The Mishnah discusses the dimensions of the parochet – the curtain that divided between the kodesh and kodesh ha’kodashim (holy of holies) in the Beit Ha’Mikdash. At first the Mishnah appears to be presenting a technical description of one of the components of the Beit Ha’Mikdash. However, keen mathematical analysis reveals an insight into the character of the kohanim in the Beit Ha’Mikdash and how they represented the ideal role models.
The Mishnah (8:5) writes as follows:
Rabban Shimon ben Gamliel says in the name of Rebbi Shimon the son of the Segan: The curtain was one handbreadth thick, woven on seventy-two strands, and on each strand were twenty-four threads; its length was forty amot and its width twenty amot, and of eighty-two ten-thousands it was made; and they would make two every year, and three hundred kohanim would immerse it.
After reading the above what is left to ask other than a search for meaning for all the details. Such an endeavor would be beyond the abilities of the author of this article. Nevertheless one detail is worth probing.
The Mishnah ends by explaining that it would take three hundred kohanim to immerse the parochet in the mikvah. The Bartenura explains, citing Gemara Chagigah, that whenever any utensil was made, even if completed in a state of purity, it would still require immersion in a mikvah prior to its use.
The Bartenura also proceeds to explain the statement that the immersion required three hundred kohanim is a blatant exaggeration. The Melechet Shlomo points out that if the parochet was so heavy that it truly required three hundred people to carry it, it would break. This opinion is shared by many Rishonim and confirmed in Gemara Chulin (90b) where R’ Yitzchak bar Nachmani cites this Mishnah as one of three instances where the Chachamim exaggerated.
Granted that the number three hundred is an exaggeration, why did they pick that number? Why not choose two hundred, five hundred or six hundred thousand? The Melechet Shlomo suggest that this exaggeration explains the Midrash (Shmot Rabbah VaYakhel) that all the kohanim would come to take part in the immersion. How does the figure three hundred support the Midrash?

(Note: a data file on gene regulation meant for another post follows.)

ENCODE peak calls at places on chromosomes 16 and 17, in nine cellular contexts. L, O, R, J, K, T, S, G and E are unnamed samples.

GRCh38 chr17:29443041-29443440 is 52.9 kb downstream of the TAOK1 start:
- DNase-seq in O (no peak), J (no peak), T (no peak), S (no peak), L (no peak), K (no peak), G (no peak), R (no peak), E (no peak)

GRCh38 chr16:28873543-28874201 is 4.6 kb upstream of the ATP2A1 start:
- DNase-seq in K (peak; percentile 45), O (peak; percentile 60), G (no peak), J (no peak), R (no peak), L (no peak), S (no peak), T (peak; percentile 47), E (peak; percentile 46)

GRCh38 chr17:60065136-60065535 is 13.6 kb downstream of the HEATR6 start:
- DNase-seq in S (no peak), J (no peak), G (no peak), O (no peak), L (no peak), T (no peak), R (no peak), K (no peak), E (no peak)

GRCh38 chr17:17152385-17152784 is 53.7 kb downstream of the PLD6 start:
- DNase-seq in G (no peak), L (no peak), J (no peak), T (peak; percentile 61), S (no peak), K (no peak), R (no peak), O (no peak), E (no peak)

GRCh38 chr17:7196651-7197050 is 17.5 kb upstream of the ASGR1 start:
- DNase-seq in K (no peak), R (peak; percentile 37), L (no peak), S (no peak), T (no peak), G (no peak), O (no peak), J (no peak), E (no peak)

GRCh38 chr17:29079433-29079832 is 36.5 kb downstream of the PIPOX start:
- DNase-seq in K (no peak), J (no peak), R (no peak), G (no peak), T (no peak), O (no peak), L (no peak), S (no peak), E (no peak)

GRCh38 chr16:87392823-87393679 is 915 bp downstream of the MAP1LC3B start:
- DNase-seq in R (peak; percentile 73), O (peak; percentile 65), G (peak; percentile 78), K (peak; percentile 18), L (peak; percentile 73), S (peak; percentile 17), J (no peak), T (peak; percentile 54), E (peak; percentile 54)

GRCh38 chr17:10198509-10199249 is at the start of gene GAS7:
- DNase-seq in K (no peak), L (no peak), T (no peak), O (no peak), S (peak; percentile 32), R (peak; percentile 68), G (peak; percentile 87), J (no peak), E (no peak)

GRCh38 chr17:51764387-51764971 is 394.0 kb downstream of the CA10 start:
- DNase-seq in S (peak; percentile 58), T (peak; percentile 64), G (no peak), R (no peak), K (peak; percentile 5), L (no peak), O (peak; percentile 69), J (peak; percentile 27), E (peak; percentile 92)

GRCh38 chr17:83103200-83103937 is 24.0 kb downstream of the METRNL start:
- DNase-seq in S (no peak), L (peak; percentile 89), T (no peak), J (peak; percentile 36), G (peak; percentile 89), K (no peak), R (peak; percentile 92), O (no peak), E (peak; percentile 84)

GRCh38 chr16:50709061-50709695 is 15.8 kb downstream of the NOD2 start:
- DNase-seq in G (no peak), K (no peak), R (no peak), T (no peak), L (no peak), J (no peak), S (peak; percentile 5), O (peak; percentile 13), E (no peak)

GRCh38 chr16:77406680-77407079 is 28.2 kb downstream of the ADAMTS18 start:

The Etz Yosef cites the Grah that applies some mathematics in explaining the choice of three hundred. It was explained earlier that the length of the parochet was forty amot (cubits) while the width was twenty amot. This means that the perimeter of this curtain was one-hundred and twenty amot. Now, the amah used in the Beit Ha’Mikdash was different and equal to five t’fachim - handbreadths (unlike elsewhere, where it was equal to six t’fachim). Consequently, the perimeter was equal to six hundred t’fachim.
This now explains the choice of the number three hundred. The kohanim in their eagerness in wanting to take part in the mitzvah of tevilah would grab on with two hands and with a perimeter of six hundred t’fachim that would divide between three hundred kohanim. The point is not that the immersion required three hundred kohanim, but rather that all the kohanim wanted to take part and there was only room for three hundred. He continues that it is indeed an exaggeration because even though it divides evenly two hands would not be able to share the same corner.
Consequently out of this technical detail we learn of the kohanim’s eagerness to take part in a mitzvah. No matter the mitzvah, as long as they could get two hands in, they would jump at the opportunity.
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